An element of theatre creeps in when the subject is a transvestite. We don’t know the name of Diane Arbus’s model, Naked Man Being a Woman, N.Y.C 1968. He stands in the sinuous pose of Botticelli’s Venus, his genitals tucked between his legs. Curtains have been drawn back to reveal his bed in the alcove behind him. The curtains dramatise his act of self-revelation, but the clothes and rubbish strewn around the room make it clear that the performance is private. And while he reveals his body, nevertheless his expressionless face is masked in make-up.There’s also an element of theatre in the photos taken by Paz Errazuriz of Chile’s transvestite community. Errazuriz actually moved into the brothel in Santiago where Evelyn and his brother Pilar worked so as to photograph them getting dressed and applying their make-up, Yet the shot everyone will remember is of Evelyn performing his female persona for the camera (main picture). This luscious portrait could have been taken by Nan Goldin, who is absent from the exhibition, but whose familiar images provide a benchmark for so many of the others. Curator, Alona Pardo left her out of the show to make room for less well-known names; while this may be understandable, its a bit like excluding Rembrandt from a survey of portrait painting!
These photographers spent time establishing a rapport with their subjects so as to become a mirror or mouthpiece for those with no voice; others played a more traditional role, though. Rather than telling a story from within, as it were, the relationship with their subjects was shortlived, but no less fruitful. Some of the most powerful photographs on show were created for money rather than love.
South African photographer, Pieter Hugo went to Nigeria to seek out the Gadawan Kura, wild men who perform with wild hyenas to crowds on the outskirts of cities like Lagos. He paid these awesome nomads to pose under concrete flyovers and in front of derelict buildings so as to emphasise their marginal status. The combination of dejected beasts controlled by heavy chains and powerful men wearing spikey, tassled skirts suggest the presence of a malevolent force lurking on the fringes of civilisation.The emotional distance that Katy Grannan maintains from her subjects is crucial to one’s perception of them as alienated, vulnerable and alone (top picture: Anonymous, Modesto, CA, 2013). Posing against the vibrant white walls of the streets in San Francisco and Los Angeles, her subjects seem trapped in the unforgiving light of California as surely as moths in amber. Every detail of flesh, hair and fabric is revealed; there’s no fall-back position and nowhere to hide. They are literally and metaphorically exposed.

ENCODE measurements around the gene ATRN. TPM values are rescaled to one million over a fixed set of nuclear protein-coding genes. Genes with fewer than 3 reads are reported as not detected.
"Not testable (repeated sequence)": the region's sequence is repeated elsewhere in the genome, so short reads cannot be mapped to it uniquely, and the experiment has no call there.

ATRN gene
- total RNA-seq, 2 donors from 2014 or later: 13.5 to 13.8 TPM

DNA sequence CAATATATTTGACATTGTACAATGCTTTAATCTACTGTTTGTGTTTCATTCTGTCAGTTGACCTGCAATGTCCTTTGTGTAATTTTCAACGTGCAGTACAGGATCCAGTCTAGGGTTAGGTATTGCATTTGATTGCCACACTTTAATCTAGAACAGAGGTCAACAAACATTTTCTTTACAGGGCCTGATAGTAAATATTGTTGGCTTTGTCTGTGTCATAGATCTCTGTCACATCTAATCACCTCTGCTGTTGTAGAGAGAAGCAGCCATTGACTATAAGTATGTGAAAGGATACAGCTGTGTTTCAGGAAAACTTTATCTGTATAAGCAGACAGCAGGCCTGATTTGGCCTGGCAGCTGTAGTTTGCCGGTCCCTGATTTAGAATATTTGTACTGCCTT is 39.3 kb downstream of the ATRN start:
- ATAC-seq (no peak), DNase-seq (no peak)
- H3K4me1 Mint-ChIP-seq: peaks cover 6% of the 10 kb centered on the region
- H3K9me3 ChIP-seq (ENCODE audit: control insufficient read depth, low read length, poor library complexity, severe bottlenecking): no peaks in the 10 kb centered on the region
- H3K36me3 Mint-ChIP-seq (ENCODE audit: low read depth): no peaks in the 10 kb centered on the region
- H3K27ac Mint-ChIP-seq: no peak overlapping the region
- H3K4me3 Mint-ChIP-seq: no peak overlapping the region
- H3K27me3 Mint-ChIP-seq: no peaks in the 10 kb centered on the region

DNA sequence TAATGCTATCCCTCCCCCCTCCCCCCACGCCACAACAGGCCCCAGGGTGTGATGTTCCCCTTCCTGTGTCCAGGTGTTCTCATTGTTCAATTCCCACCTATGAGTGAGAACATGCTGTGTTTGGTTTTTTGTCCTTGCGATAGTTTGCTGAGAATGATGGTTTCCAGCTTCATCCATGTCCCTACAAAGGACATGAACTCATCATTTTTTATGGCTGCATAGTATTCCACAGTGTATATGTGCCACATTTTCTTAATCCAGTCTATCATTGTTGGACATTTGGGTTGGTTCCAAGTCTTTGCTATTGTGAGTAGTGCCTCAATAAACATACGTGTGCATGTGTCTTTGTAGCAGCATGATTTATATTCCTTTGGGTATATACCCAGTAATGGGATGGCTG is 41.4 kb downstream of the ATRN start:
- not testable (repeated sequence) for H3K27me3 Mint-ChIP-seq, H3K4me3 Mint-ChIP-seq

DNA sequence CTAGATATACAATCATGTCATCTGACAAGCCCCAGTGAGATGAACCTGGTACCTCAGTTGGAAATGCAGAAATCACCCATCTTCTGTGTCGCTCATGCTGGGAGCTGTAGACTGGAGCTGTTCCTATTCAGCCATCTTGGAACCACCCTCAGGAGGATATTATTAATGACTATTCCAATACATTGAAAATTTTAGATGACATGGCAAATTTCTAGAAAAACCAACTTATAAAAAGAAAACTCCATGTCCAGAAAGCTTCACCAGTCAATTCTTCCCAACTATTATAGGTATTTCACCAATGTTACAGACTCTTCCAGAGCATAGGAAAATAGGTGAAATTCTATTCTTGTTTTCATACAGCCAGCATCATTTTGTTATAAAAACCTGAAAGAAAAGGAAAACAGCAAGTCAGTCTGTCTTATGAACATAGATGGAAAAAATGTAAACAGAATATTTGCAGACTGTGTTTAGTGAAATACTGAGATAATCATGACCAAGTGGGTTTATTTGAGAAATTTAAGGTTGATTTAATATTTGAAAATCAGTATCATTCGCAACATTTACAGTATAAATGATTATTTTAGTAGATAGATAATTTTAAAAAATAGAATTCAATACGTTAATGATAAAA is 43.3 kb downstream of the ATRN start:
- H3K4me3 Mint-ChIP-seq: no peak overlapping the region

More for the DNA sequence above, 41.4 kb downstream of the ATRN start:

Alec Soth goes into the American wilderness to search out the men who have withdrawn from society to live in absolute solitude. In one of the most sublime images on show, a monk stands surrounded by birch trees; others are less easy to pin down. One man hides up a tree, a school bus stands marooned in desert scrub, and a house, complete with a satellite dish, has been built into a cave in Utah; but the inhabitants of these make-shift homes are nowhere to be seen.
This exhibition is very intense; 20 photographers are included and, although each case is different, every time one wonders about the nature of the relationship between photographer and subject that allowed these intimate pictures to be taken of people existing on the margins of society, where they have found ways to express their anger and disaffection, or simply to survive.